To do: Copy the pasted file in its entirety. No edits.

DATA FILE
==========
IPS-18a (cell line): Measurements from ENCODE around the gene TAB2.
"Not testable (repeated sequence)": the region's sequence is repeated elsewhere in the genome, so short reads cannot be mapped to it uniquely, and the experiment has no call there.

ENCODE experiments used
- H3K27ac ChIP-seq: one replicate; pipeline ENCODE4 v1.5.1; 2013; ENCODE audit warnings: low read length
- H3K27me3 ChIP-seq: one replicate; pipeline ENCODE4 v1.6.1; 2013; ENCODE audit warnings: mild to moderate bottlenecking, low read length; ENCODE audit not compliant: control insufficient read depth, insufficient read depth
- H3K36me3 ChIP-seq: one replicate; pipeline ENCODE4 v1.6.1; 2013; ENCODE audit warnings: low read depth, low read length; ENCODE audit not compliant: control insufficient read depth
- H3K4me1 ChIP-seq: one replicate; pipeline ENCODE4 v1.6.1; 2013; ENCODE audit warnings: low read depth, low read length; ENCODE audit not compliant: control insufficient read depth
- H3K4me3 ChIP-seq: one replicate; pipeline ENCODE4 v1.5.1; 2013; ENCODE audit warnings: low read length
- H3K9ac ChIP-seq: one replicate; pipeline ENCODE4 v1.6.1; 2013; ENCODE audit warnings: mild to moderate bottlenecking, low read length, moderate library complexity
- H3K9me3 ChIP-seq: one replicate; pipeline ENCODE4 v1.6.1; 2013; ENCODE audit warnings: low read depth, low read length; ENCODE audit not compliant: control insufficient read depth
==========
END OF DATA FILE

IPS-18a (cell line): Measurements from ENCODE around the gene TAB2.
"Not testable (repeated sequence)": the region's sequence is repeated elsewhere in the genome, so short reads cannot be mapped to it uniquely, and the experiment has no call there.

ENCODE experiments used
- H3K27ac ChIP-seq: one replicate; pipeline ENCODE4 v1.5.1; 2013; ENCODE audit warnings: low read length
- H3K27me3 ChIP-seq: one replicate; pipeline ENCODE4 v1.6.1; 2013; ENCODE audit warnings: mild to moderate bottlenecking, low read length; ENCODE audit not compliant: control insufficient read depth, insufficient read depth
- H3K36me3 ChIP-seq: one replicate; pipeline ENCODE4 v1.6.1; 2013; ENCODE audit warnings: low read depth, low read length; ENCODE audit not compliant: control insufficient read depth
- H3K4me1 ChIP-seq: one replicate; pipeline ENCODE4 v1.6.1; 2013; ENCODE audit warnings: low read depth, low read length; ENCODE audit not compliant: control insufficient read depth
- H3K4me3 ChIP-seq: one replicate; pipeline ENCODE4 v1.5.1; 2013; ENCODE audit warnings: low read length
- H3K9ac ChIP-seq: one replicate; pipeline ENCODE4 v1.6.1; 2013; ENCODE audit warnings: mild to moderate bottlenecking, low read length, moderate library complexity
- H3K9me3 ChIP-seq: one replicate; pipeline ENCODE4 v1.6.1; 2013; ENCODE audit warnings: low read depth, low read length; ENCODE audit not compliant: control insufficient read depth